- Associated Press - Wednesday, January 26, 2011

The government’s notorious color-coded guide to terrorist threats will soon be fading to black.

The much-derided terror warning system will be phased out beginning this week, according to government officials familiar with the plan. An announcement has been scheduled Thursday by Department of Homeland Security Secretary Janet Napolitano.

The Obama administration has been reviewing the Homeland Security Advisory System’s usefulness for more than a year. One of the most notable changes to come: The public will no longer hear automated recordings at U.S. airports stating that the “threat level is orange.”

Officials will take the next three months to roll out a replacement, which will be called the National Terrorism Advisory System. The new plan calls for notifying specific audiences about specific threats. In some instances, it might be a one-page threat description sent to law enforcement officials describing the threat, what law enforcement needs to do about it and what the federal government is doing, one official said.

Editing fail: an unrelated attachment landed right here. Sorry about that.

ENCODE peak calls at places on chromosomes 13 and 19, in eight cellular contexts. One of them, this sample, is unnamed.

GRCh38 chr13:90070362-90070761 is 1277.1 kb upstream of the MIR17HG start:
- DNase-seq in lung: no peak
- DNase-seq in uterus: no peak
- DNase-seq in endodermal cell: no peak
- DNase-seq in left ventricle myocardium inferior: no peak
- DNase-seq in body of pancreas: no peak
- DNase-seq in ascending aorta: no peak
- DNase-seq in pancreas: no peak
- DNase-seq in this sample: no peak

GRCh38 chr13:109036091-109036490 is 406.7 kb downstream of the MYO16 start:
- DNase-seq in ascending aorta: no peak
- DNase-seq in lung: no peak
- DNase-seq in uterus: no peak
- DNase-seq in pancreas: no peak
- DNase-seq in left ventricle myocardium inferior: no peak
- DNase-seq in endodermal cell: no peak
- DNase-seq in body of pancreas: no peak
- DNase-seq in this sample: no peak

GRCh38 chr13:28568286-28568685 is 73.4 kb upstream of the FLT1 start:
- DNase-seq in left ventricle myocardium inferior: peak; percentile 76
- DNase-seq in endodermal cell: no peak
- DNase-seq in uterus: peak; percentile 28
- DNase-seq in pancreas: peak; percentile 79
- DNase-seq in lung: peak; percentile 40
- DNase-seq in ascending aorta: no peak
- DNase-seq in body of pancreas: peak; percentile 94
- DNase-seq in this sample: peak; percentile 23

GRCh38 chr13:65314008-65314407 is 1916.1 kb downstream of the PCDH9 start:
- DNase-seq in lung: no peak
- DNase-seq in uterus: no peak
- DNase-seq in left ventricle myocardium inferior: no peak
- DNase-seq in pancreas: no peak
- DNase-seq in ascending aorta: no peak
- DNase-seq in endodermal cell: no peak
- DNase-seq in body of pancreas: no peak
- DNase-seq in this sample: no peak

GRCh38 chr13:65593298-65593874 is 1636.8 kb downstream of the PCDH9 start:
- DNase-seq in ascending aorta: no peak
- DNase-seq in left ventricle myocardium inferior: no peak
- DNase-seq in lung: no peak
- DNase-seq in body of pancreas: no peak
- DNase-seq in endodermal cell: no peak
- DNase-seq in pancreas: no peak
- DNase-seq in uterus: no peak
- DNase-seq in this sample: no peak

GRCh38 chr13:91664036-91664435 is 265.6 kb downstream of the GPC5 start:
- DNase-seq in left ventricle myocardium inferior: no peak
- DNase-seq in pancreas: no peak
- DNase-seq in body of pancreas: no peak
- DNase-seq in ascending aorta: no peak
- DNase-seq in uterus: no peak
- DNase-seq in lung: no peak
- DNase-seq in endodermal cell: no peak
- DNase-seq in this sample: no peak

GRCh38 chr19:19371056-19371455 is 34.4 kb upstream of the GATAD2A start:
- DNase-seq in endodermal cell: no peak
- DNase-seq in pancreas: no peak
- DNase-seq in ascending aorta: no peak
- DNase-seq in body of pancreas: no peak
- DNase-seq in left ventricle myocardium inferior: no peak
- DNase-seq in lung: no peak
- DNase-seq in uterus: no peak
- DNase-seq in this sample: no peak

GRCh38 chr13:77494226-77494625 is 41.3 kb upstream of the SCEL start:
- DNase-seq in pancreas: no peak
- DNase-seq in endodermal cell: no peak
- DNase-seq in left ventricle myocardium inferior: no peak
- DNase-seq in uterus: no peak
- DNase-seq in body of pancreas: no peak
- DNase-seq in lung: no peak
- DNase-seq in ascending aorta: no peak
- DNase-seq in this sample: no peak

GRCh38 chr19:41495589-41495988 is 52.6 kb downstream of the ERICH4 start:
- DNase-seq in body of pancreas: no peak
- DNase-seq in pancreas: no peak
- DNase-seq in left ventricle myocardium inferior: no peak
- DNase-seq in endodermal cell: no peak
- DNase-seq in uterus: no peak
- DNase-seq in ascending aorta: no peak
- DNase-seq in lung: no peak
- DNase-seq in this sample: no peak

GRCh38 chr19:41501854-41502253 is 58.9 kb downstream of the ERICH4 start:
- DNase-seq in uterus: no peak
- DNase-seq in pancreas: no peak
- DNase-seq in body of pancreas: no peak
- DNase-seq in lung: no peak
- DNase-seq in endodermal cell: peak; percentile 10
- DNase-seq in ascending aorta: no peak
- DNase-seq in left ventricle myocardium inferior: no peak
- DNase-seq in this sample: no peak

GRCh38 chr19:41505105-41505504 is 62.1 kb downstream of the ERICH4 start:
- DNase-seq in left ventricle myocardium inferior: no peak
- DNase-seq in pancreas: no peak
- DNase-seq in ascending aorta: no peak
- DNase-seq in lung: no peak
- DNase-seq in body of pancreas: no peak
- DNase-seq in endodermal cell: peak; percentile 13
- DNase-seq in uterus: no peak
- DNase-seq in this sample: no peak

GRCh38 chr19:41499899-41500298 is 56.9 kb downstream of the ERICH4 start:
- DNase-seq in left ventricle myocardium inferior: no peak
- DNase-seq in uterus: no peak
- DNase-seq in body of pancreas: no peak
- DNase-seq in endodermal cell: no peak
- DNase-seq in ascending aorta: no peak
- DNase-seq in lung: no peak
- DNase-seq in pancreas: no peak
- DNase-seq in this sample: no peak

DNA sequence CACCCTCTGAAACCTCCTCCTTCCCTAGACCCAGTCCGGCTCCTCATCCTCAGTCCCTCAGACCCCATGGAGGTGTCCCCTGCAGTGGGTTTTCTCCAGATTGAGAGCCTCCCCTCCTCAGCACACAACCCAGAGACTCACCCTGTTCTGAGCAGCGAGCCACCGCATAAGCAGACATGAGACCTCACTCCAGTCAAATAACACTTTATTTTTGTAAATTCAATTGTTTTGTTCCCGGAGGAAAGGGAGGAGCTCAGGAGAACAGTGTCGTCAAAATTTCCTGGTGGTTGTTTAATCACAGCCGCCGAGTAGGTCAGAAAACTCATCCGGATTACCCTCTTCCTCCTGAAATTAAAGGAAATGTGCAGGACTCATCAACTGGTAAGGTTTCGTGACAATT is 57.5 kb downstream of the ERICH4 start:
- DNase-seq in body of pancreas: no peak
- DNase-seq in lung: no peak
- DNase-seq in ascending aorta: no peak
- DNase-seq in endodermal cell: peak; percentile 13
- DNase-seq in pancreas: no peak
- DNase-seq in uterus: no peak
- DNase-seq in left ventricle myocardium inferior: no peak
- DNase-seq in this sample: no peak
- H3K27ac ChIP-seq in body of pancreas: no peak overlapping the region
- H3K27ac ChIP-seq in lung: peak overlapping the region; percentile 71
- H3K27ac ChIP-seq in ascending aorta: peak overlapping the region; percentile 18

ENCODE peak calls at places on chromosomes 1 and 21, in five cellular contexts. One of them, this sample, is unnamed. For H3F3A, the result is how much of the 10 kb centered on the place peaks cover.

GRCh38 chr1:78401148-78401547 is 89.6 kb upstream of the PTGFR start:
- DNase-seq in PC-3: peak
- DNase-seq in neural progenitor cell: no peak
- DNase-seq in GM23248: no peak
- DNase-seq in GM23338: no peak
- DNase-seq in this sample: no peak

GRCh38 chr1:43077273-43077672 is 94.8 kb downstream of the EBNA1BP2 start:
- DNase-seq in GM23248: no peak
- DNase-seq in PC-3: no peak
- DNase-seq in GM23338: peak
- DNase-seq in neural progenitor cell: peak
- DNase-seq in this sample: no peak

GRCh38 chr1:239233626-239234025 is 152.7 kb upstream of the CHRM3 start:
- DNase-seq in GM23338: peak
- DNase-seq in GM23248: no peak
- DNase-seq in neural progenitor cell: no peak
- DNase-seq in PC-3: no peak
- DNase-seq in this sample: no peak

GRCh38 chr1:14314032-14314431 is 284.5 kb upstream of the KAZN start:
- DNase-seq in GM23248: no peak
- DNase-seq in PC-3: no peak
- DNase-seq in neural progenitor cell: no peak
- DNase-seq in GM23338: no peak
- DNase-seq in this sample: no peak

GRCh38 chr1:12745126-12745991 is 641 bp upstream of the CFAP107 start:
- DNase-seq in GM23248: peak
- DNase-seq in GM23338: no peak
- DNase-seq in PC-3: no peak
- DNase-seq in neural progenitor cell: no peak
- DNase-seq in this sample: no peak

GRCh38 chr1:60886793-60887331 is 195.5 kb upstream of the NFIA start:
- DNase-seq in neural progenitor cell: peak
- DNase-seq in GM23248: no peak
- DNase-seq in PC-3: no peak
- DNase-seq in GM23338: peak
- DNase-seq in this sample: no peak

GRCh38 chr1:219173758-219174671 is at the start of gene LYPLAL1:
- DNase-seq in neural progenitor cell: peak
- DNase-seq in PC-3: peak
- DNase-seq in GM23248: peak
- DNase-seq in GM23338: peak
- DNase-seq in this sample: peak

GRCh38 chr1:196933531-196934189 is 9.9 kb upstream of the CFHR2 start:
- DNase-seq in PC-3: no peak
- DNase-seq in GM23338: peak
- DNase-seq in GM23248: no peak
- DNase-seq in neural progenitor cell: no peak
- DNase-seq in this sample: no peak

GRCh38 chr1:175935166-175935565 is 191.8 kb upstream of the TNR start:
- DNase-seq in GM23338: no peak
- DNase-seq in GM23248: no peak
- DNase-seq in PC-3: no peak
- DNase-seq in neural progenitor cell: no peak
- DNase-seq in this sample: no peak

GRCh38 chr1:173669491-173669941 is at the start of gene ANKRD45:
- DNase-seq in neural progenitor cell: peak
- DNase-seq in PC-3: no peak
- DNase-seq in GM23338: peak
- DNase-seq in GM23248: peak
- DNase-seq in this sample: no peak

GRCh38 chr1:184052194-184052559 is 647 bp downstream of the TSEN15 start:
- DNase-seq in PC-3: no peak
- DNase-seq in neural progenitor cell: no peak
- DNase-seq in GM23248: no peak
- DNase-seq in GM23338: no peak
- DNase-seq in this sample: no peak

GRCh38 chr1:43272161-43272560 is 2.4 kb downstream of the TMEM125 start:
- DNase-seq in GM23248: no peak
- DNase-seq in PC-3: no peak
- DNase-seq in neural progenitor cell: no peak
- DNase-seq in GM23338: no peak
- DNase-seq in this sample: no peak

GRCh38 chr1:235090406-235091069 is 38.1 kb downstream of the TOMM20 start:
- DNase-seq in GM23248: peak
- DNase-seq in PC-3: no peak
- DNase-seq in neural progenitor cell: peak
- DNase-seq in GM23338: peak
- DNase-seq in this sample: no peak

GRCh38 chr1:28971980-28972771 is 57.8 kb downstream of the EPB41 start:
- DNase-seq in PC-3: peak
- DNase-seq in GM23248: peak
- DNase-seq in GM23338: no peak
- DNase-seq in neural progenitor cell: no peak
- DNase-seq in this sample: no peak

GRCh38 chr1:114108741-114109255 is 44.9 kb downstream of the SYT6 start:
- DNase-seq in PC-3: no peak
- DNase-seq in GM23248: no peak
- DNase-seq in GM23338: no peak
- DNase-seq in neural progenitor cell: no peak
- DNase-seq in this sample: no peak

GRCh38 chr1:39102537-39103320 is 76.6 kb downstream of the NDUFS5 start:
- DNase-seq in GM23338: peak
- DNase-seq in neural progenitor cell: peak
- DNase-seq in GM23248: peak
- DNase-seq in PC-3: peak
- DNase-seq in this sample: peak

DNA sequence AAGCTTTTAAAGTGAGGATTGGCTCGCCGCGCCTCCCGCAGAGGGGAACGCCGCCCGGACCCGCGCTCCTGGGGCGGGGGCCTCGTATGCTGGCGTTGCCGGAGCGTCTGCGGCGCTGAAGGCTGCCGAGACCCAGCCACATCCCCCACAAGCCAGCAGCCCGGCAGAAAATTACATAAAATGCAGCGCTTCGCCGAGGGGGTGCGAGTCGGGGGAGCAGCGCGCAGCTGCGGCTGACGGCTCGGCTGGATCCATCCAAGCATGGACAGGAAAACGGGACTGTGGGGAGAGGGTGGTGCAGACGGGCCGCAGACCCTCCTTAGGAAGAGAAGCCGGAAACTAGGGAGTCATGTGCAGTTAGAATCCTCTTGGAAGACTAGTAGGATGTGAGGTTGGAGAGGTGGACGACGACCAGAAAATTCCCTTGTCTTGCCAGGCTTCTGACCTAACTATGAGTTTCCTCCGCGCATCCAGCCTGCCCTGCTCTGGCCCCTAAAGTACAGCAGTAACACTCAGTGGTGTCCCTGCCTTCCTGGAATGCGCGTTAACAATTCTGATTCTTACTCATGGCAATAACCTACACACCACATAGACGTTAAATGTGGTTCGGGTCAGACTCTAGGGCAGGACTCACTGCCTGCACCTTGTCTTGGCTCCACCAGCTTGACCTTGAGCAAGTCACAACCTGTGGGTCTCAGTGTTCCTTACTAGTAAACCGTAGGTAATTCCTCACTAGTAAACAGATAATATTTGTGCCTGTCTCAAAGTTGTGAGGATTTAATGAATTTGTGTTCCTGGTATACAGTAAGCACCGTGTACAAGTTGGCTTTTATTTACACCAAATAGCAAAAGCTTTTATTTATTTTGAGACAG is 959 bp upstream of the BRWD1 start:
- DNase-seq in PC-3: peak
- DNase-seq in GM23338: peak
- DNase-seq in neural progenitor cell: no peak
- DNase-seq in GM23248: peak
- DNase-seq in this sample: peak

The five-tiered color-coded terror warning system, created after the terrorist attacks of Sept. 11, 2001, was one of the Bush administration’s most visible anti-terrorism initiatives. Criticized as too vague to be useful to the public, it quickly became the butt of late-night talk show jokes.

“The old Bush color-coded system taught Americans to be scared, not prepared,” said Mississippi Rep. Bennie Thompson, the top Democrat on the House Homeland Security Committee.

Under that system, green signaled a low danger of attack rising through the spectrum to red, which signified a severe threat. Since the outset, the nation has never been below the third threat level, yellow - an “elevated or significant” risk of terrorist attack.

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